Bluejackets in the Blubber Room
A Biography of the William Badger, 1828-1865
Narrated by Todd Barsness
Approximately 7 hours
Book published by The University of Alabama Press
Bluejackets in the Blubber Room explores key events in US maritime history from the 1820s to the end of the Civil War through the biography of the sailing ship William Badger.
Taking a biographical approach to his subject, Peter Kurtz describes three phases of the life of the William Badger, a sailing ship with a long and exemplary life on the sea: first as a merchant ship carrying raw materials and goods between New England, the US South, and Europe; second as a whaling ship; and finally as a supply ship providing coal and stores for the North Atlantic Blockading Squadron in Beaufort, North Carolina, during the Civil War.
Kurtz begins Bluejackets in the Blubber Room by exploring early American shipbuilding and shipbuilders in the Piscataqua region of Maine and New Hampshire and the kinds of raw materials harvested and used in making the wooden sailing ships of the time. After its construction, the Badger became part of the key economic trade between New England, the US South, and Europe. The ship carried raw materials such as timber from New England to New Orleans and subsequently cotton from New Orleans to Spain and Liverpool, England. Using ship logs, sailors’ accounts, and other primary sources, Kurtz delves into both the people and the economics of this critical “cotton triangle” trade.
Following service as a merchant ship, the Badger became a whaling ship, carrying its New England–based crew as far as the South Pacific. Kurtz presents a colorful story of life aboard a whaling ship and in the whaling towns ranging from Lynn, Massachusetts, to Cape Leeuwin, Australia. Finally, Kurtz describes the last phase of the Badger’s life as a key player as a supply ship in the Union Navy’s blockade effort. Although not the most dramatic duty a sailor could have, blockade supply nevertheless was critical to the United States’ prosecution of the Civil War and eventual victory. Kurtz examines the decision-making involved in procuring such ships and their crew, notably “refugees” and escaped slaves known as “contrabands.”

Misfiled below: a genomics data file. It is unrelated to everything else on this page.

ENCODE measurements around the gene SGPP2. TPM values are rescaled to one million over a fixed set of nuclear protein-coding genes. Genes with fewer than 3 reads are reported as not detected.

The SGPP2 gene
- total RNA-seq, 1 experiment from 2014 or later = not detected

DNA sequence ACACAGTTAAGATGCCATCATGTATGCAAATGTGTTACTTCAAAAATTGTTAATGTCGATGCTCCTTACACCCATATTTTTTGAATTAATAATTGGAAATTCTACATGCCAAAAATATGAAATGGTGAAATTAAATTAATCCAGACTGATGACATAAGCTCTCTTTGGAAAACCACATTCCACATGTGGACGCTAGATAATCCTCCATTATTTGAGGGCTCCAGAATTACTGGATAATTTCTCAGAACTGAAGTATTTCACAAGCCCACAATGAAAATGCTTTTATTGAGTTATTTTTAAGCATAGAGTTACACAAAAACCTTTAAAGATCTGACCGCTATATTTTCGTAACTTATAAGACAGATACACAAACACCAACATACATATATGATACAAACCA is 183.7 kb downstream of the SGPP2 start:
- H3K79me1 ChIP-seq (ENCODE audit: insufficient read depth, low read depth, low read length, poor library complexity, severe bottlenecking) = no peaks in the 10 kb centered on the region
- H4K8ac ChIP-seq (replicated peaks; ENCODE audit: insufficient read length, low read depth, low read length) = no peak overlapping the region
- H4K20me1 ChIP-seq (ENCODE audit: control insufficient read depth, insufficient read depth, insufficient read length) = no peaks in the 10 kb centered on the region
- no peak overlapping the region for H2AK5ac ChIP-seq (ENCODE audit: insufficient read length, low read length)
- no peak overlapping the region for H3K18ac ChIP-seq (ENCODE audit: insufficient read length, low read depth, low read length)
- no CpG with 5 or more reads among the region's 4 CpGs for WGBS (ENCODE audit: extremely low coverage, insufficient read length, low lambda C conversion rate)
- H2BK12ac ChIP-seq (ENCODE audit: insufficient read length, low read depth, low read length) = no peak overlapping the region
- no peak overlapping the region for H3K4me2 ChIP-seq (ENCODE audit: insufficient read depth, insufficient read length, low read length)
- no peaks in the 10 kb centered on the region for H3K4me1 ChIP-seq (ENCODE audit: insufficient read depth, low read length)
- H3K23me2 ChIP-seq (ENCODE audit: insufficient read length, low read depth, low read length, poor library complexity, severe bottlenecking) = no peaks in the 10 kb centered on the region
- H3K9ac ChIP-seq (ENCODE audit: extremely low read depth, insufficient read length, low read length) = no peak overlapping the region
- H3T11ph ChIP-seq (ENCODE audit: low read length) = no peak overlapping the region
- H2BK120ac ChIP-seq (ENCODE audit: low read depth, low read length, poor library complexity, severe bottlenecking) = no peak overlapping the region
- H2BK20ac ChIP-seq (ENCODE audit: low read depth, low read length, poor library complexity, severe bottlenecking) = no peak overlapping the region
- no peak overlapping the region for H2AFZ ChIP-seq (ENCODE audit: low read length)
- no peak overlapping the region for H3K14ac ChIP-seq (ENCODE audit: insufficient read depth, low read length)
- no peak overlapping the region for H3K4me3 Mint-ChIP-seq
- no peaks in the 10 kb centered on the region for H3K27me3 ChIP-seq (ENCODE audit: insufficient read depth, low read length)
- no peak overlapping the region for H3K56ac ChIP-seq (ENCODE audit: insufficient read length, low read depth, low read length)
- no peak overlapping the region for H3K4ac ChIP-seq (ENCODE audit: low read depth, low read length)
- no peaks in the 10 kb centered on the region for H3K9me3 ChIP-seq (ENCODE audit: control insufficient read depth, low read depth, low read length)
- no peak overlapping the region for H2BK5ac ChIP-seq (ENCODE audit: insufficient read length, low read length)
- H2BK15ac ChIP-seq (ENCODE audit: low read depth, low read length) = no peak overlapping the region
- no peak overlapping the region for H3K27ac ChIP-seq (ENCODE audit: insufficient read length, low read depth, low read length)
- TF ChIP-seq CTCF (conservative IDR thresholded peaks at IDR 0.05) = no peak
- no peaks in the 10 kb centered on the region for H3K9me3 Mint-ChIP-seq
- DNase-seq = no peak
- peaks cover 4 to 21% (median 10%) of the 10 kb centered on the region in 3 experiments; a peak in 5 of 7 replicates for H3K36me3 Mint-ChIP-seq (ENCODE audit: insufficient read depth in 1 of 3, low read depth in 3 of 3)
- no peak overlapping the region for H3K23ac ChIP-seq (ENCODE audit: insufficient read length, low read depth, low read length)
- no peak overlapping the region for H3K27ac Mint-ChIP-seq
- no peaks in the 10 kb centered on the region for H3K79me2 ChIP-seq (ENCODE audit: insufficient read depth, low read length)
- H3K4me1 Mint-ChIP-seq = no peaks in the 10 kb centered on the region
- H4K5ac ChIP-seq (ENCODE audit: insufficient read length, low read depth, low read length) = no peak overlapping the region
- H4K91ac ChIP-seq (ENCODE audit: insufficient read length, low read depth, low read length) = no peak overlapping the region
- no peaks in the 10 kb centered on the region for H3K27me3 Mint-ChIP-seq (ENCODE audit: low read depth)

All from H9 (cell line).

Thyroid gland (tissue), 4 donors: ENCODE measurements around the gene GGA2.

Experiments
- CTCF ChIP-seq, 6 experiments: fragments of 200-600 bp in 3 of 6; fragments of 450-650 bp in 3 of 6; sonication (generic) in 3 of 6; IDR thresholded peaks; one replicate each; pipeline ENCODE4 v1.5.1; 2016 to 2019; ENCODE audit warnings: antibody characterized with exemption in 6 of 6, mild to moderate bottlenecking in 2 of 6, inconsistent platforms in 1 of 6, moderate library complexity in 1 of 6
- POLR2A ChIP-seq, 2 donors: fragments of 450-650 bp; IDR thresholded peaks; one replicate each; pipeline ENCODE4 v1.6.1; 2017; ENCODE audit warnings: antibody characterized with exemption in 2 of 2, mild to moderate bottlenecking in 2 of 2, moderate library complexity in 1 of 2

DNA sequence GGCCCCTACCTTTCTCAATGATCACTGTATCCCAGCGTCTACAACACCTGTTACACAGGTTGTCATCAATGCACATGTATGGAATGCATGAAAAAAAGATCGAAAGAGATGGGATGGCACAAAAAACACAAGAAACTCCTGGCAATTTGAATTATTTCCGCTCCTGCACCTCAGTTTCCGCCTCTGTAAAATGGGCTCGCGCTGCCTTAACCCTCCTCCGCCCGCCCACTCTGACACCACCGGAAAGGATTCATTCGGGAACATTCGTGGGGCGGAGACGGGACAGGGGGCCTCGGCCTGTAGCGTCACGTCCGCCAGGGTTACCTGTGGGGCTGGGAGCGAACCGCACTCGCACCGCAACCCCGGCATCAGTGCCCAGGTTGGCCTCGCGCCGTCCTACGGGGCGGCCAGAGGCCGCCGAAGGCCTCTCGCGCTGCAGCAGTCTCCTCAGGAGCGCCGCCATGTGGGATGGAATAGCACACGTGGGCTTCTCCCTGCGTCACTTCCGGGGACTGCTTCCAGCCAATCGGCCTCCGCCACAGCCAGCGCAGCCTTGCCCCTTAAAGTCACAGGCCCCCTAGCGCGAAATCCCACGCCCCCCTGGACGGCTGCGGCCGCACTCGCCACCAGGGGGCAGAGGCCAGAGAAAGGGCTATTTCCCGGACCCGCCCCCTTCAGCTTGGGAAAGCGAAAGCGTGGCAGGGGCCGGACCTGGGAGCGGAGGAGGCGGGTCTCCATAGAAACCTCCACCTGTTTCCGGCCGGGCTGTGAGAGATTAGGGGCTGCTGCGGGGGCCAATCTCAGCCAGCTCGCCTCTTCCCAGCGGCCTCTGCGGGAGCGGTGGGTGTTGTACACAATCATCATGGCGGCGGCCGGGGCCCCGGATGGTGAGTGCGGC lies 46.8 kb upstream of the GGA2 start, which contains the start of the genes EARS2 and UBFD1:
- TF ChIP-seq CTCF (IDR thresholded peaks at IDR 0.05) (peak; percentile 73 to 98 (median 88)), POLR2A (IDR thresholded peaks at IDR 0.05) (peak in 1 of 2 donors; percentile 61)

Peter Kurtz received a bachelor’s degree in journalism from Ohio University and has written magazine articles pertaining to both music and history.
“Kurtz has skillfully placed the story of this vessel in a much broader context, both as a whaler and later as a store ship during the Civil War. What makes this book especially interesting is that it is not about a famous ship such as the CSS Virginia or USS Arizona, but a nondescript vessel, an ordinary sailing ship.”
—William N. Still, author of Confederate Shipbuilding
“While there are a number of books that deal with whaling vessels, Bluejackets in the Blubber Room makes a contribution to naval and maritime literature. This book enhances the understanding of the Navy during the Civil War by bringing to light one of the forgotten logistical vessels. These ships had an important role in the maintenance of the blockade and the eventual defeat of the Confederacy. The book is a dual and diverse history that will be of interest to Civil War historians and those interested in whaling.”
—Robert M. Browning Jr., Chief Historian of the United States Coast Guard and author of From Cape Charles to Cape Fear: The North Atlantic Blockading Squadron during the Civil War
All titles are published by:
University Press Audiobooks
an imprint of Redwood Audiobooks